By Steven Godfrey Mkweteza

Early marriages are reported to be among the contributing factors to the fast growth of the mulanje district population.

This was said during the three day workshop aimed at finding ways of improving the main causes of the early marriages in the district.

Child right protection officer in the ministry of gender, child development and social welfare under the plan international project, Benedicto Chambo said the early marriages were still increasing despite interventions to reduce the vice.

“Early marriages and low education levels contribute to longer reproductive life for women. This means if girls get married at a very young age of 12 or 14 years, she is likely to give birth to more children compared to a woman who gets married after finishing her tertially education as her reproductive life is reduced,” he said.

Currently, the recommended child bearing age for women is between 18 and 35 years and that the fertility rate for Malawi is also 5.7 children for women.

Commenting on why early marriages are persisting in the district despite different interventions to lessen the situation, Chambo noted that high levels of poverty, lack of education and gender bias are among the factors exacerbating the problem.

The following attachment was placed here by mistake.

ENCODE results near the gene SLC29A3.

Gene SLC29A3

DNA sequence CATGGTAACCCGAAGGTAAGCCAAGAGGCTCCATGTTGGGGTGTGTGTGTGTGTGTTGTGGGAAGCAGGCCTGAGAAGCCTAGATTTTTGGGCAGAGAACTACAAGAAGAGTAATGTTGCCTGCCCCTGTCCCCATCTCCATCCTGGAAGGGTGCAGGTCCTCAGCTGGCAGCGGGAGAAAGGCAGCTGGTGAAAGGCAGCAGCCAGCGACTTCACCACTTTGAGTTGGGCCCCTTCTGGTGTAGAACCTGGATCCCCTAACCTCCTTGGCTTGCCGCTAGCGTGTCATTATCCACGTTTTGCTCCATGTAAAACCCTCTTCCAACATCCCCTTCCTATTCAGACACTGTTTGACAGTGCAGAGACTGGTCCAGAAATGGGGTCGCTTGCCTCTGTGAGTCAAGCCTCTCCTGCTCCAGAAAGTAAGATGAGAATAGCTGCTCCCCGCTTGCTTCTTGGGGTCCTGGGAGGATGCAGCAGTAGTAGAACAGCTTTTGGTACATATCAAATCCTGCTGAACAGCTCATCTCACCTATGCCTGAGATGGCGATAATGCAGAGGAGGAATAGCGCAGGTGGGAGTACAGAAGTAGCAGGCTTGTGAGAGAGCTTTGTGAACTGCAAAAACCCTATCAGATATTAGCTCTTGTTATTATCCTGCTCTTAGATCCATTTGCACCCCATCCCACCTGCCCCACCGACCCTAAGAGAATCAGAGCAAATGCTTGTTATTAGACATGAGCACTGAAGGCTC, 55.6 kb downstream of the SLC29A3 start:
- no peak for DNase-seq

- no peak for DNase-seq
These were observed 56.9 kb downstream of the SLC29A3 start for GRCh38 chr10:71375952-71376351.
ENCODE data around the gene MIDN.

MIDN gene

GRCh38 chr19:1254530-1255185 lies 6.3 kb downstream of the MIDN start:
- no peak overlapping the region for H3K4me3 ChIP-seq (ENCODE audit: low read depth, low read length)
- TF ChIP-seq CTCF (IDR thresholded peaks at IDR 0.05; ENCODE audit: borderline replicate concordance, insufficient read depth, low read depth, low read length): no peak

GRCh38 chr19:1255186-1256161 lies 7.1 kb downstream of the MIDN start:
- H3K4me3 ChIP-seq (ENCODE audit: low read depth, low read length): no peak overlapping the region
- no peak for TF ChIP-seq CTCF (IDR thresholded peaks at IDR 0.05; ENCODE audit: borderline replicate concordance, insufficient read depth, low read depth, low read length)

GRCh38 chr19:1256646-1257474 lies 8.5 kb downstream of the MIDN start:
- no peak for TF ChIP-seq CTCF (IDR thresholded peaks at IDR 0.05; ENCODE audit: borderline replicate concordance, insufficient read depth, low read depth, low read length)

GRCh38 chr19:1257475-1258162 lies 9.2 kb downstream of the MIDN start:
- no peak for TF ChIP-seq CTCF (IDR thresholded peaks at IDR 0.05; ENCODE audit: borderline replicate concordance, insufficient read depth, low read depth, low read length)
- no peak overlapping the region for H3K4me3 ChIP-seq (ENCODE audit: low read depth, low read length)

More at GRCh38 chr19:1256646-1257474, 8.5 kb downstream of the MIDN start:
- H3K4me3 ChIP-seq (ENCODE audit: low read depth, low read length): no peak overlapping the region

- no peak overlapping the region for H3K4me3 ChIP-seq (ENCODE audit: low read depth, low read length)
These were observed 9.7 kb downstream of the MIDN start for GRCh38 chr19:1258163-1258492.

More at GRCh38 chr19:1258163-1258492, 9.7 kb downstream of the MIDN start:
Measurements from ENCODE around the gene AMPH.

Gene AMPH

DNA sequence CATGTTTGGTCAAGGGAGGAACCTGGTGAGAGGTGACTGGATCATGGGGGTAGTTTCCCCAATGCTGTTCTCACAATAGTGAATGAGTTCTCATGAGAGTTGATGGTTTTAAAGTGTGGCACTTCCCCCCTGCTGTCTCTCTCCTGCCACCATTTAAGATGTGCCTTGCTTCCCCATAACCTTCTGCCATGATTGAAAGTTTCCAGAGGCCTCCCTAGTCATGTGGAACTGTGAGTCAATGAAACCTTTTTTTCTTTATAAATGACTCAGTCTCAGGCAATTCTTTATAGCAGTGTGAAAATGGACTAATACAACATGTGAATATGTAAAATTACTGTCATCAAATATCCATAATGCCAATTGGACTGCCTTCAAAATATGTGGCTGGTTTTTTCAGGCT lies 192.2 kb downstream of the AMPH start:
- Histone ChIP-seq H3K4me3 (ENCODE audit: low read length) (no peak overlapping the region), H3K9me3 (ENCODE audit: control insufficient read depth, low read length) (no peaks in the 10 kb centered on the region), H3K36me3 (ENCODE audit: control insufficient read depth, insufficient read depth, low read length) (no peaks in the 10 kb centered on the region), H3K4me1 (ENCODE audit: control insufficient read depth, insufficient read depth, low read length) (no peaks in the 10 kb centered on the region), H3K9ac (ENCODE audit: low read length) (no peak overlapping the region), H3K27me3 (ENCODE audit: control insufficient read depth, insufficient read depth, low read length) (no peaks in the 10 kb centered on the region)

“If nothing is done and the problem continues, the population is expected to triple,” he said.

Chambo said issues of early marriages and child bearing need to be looked into seriously because they are undermining all the millennium Development Goals (MDGs).

He said high population would result in development strategies like vision 2020 and the Malawi growth strategy to remain elusive.

He reckons it is the responsibility of every community leader to create a safer district for girls, who are prone to sexual abuse.

“The problem is that most girl-boy relationship do not use contraception during their sexual activities. This is worrisome situation since it indicates that development gains, economic growth, food security and the social services are likely going to be strained any way not be adequate and responsive enough due to the increased pressure of a growing population on a very limited resource base,” said Chambo.

A visit to Mulanje district hospital revealed teens between the ages of 10 to 19 reported for their first pregnancies.

Reports indicate that cases of fistula are high within this age group and apart from that most of these teenage girls are also exposed to HIV.

According to statistics at Mulanje district hospital about 10 percent of teens who are getting pregnant within the ages of 10 to 19 are found to be Hiv positive.

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